The process starts with fresh-baked rectangular, round or heart-shaped cakes made in nonstop rotary ovens and frosted upstairs. The cakes come in white, chocolate, banana or carrot batters - and a variety of Bavarian Cream toppings.
Images are projected onto them and a line artist begins tracing the outlines onto the cakes: graduation hats, Spider Man, dinosaurs.
Next, a spray painter working with a pen-sized gun flits colored sugar tones into the sketched outlines. Words, greetings, salutations are added as the cake is passed along. Finally, florettes of icing are swiftly created and attached. The finished product is slipped into a large, pink box and delivered or picked up by someone in the crowd that perpetually circles the checkout register.
Borracchini's didn't always specialize in cakes. That specialty trade began 20 years ago. It started out as a conventional Italian bakery and import shop. A wide range of imported oils, tomatoes and pastas still fill the shelves: spaghetti and macaroni in dozens of shapes and dimensions. Scalafani, Don Peppe, Barilla, La Florentine, Sobillo, DeCecco and Primo compete for attention alongside domestic Ronzoni.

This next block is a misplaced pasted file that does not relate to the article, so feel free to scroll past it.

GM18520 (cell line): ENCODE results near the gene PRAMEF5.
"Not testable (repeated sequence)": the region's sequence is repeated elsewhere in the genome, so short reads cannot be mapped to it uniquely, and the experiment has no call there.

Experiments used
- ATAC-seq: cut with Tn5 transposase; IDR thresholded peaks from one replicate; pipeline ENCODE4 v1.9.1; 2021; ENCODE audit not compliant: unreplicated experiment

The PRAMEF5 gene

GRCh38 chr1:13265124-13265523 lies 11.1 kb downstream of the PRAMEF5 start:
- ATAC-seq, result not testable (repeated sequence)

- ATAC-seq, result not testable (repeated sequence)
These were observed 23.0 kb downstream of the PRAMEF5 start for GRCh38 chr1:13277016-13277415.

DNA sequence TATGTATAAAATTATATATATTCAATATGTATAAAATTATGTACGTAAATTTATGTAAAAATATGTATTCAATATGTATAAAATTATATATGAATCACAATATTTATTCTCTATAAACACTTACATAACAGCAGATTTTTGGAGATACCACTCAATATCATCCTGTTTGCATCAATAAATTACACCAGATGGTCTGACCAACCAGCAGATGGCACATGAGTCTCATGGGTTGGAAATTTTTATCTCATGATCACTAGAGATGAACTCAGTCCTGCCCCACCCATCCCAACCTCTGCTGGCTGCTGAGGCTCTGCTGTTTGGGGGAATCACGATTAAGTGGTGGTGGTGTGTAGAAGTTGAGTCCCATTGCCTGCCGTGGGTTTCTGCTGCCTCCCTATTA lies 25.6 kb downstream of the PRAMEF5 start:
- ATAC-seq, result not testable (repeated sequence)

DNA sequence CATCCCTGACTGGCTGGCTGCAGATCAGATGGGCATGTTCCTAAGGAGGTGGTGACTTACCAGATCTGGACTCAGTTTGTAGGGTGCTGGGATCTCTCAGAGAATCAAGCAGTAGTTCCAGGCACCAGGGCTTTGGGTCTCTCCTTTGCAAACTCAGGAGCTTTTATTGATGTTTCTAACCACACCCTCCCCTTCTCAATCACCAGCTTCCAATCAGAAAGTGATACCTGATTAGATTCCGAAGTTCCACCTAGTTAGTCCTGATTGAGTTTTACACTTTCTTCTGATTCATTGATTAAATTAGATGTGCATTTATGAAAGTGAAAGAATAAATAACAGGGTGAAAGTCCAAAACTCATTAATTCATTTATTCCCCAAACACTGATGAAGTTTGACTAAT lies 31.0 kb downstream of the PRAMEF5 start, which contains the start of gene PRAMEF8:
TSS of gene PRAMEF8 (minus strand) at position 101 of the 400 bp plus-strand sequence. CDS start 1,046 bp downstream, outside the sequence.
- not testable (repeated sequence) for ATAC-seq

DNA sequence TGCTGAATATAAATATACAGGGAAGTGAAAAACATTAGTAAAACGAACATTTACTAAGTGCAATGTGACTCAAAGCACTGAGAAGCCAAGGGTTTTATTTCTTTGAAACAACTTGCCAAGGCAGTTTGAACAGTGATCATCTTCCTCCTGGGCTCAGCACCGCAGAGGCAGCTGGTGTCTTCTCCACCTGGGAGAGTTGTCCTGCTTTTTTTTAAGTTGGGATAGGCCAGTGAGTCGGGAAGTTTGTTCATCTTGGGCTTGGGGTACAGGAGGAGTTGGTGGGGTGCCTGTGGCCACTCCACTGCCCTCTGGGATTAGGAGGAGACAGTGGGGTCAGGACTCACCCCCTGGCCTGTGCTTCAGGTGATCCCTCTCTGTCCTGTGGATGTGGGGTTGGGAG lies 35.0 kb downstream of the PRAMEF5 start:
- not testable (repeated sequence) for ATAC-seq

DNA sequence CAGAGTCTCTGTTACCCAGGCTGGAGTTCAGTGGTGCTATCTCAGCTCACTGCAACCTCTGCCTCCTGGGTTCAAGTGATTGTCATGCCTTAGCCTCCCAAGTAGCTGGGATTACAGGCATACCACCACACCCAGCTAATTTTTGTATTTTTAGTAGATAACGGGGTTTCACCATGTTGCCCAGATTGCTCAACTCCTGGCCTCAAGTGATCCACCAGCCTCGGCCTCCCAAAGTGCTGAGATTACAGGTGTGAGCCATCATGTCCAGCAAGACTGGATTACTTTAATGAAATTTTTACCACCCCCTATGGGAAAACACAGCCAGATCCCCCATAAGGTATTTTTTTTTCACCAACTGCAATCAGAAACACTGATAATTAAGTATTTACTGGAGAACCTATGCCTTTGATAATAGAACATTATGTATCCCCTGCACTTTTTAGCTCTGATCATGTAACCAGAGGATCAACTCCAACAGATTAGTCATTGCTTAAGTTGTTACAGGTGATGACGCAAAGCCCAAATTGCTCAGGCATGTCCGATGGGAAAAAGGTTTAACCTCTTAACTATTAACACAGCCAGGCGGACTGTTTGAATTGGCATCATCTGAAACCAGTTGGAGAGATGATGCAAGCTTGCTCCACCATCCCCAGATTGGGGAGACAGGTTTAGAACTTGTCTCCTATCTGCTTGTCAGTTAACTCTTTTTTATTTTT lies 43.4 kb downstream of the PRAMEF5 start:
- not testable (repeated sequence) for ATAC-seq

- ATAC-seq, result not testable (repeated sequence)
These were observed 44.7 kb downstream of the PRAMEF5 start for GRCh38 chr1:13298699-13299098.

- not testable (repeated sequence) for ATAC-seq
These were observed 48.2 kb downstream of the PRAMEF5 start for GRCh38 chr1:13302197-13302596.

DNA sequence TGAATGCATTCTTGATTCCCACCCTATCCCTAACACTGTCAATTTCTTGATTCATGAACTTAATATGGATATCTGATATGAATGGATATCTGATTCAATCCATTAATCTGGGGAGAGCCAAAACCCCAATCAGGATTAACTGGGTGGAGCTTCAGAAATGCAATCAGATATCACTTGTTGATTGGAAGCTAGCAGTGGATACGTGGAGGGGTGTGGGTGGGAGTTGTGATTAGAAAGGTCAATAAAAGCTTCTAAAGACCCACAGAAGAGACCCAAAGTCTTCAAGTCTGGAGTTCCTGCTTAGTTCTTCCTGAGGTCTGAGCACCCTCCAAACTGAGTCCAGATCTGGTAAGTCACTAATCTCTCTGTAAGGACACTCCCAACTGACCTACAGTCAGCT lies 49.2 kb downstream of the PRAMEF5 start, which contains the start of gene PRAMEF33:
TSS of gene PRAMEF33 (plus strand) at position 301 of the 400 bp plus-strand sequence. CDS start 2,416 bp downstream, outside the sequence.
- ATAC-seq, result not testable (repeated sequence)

You can even buy precooked polenta packed into cellophane rolls, "Ready to heat and eat," for $3 a kilo (2.2 pounds).
I tossed a tin of Scalafani "Concentrato di Pomidoro" into the grocery basket, alongside a gallon of the house-imported olive oil - on sale for just under $8 a gallon. "The olive-oil market fell," Borracchini explained. "We got a good deal on a shipment - we passed it on."
The whole family works the store, which closes only two days a year, Christmas and New Year's. Daughters Lisa Desimone, Nannette Heye and Mimi Norris are all involved. Son-in-law Jim Heye is the general manager.
Although the dense, crusty Italian country loaves that have become fashionable in recent years are not baked there, Borracchini's has a surprising range of other breads, breadsticks (excellent) and rolls. But lots of places bake bread. "All we really have to offer," he said, "is ourselves and our service."
He recalled the day a young woman came in with a partly ruined wedding cake she had bought from another bakery. The decoration had gotten smashed - and the competing decorators had gone home for the day.